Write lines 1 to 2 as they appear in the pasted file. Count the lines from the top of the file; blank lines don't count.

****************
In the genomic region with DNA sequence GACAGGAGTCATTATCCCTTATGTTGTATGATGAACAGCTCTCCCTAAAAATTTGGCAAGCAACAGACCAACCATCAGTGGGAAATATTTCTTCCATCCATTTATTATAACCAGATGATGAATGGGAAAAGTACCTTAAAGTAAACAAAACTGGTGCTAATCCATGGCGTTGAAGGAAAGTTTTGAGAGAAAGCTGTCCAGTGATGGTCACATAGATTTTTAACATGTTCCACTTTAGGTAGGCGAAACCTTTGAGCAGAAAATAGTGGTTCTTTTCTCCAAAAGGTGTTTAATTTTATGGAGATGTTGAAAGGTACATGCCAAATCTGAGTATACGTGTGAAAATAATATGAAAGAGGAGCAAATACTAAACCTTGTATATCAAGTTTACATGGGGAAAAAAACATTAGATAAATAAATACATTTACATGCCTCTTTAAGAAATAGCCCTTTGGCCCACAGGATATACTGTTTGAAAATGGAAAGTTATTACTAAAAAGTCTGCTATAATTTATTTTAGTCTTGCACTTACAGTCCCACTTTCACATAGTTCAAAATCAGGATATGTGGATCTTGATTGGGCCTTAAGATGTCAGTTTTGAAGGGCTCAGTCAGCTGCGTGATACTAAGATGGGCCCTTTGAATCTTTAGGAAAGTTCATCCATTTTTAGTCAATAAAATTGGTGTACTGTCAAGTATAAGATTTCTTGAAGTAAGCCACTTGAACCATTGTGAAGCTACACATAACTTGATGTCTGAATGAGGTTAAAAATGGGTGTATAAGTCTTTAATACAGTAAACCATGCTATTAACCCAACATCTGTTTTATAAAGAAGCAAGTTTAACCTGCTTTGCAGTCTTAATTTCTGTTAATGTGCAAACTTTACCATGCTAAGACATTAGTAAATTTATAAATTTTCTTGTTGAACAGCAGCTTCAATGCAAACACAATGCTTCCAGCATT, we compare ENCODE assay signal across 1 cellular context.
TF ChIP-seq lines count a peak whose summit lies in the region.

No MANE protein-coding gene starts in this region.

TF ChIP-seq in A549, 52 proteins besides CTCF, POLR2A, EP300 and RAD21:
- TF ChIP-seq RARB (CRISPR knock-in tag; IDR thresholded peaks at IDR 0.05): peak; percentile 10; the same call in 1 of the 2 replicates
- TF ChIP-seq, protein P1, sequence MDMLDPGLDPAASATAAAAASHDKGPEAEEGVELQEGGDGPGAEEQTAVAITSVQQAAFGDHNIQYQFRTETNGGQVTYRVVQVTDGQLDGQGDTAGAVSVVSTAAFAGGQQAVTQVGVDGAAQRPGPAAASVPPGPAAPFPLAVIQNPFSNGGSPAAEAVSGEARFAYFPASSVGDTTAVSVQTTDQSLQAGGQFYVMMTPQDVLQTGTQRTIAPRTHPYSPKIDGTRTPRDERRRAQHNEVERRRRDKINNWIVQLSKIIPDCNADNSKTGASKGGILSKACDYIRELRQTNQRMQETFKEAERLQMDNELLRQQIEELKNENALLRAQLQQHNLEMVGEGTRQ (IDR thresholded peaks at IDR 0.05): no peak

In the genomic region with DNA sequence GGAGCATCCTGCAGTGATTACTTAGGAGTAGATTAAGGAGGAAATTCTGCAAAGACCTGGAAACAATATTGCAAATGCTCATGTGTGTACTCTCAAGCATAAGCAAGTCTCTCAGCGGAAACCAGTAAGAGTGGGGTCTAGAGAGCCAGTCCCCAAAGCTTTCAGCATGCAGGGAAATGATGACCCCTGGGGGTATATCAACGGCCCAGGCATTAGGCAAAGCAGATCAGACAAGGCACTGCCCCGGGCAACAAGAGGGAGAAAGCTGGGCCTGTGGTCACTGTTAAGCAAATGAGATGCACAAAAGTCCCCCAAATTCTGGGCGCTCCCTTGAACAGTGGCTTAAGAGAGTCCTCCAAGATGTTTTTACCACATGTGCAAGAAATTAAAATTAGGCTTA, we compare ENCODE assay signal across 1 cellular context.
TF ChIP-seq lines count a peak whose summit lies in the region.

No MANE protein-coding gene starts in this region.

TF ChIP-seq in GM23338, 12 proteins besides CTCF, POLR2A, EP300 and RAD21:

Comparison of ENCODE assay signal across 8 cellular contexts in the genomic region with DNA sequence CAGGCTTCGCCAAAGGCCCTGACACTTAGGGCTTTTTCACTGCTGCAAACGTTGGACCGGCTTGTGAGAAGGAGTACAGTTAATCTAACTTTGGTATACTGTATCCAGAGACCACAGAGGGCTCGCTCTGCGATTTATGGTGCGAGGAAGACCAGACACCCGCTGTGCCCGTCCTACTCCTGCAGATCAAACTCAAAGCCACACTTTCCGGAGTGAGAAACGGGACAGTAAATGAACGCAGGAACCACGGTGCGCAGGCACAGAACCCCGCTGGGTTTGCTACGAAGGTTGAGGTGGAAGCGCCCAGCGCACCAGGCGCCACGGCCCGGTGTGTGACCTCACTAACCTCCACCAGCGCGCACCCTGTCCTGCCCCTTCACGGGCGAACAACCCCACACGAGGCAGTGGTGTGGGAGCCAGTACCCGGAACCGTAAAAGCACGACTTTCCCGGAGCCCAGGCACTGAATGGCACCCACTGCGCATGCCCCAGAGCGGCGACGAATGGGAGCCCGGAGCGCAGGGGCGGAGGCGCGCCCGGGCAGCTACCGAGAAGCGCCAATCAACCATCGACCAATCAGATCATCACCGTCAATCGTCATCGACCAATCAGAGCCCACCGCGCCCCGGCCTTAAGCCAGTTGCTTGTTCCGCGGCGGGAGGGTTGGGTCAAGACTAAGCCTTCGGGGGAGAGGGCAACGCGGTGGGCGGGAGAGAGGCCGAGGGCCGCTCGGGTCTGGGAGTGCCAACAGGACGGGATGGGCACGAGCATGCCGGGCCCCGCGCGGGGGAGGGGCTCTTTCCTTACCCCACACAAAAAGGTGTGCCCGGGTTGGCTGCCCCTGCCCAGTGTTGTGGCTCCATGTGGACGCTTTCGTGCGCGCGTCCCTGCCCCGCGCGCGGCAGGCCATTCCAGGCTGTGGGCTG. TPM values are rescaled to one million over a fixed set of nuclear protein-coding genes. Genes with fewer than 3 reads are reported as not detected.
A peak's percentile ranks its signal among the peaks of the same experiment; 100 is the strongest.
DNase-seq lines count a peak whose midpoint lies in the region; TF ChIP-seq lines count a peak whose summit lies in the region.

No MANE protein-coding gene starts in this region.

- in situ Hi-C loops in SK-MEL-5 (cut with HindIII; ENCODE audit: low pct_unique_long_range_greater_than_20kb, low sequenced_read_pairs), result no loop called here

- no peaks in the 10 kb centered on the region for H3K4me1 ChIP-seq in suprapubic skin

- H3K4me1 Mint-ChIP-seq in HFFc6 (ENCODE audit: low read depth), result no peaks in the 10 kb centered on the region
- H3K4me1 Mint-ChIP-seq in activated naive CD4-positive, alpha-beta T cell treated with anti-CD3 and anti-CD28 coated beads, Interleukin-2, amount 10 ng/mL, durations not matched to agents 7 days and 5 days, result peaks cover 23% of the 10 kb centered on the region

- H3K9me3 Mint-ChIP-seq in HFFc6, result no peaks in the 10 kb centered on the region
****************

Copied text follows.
In the genomic region with DNA sequence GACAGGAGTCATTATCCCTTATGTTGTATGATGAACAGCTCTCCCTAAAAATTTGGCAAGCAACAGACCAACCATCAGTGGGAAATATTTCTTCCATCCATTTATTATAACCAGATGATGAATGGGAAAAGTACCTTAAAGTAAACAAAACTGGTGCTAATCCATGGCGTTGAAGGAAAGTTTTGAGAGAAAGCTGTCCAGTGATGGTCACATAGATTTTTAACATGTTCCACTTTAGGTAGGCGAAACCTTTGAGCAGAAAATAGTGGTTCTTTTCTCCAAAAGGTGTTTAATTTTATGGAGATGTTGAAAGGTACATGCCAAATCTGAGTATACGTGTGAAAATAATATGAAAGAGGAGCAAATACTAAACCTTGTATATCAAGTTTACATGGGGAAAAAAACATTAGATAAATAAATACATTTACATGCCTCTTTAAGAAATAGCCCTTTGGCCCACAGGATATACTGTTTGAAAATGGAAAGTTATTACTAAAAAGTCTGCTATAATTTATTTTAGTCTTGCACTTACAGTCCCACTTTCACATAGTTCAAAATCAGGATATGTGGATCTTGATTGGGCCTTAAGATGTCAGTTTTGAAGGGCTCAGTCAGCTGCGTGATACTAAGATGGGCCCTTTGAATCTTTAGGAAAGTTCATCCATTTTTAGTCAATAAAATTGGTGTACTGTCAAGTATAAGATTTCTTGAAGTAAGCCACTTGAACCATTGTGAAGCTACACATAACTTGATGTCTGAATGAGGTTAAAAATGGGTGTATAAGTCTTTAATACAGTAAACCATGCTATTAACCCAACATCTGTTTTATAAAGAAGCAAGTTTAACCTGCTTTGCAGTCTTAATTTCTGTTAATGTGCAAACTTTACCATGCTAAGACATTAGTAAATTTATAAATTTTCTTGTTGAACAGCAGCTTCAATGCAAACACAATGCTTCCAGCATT, we compare ENCODE assay signal across 1 cellular context.
TF ChIP-seq lines count a peak whose summit lies in the region.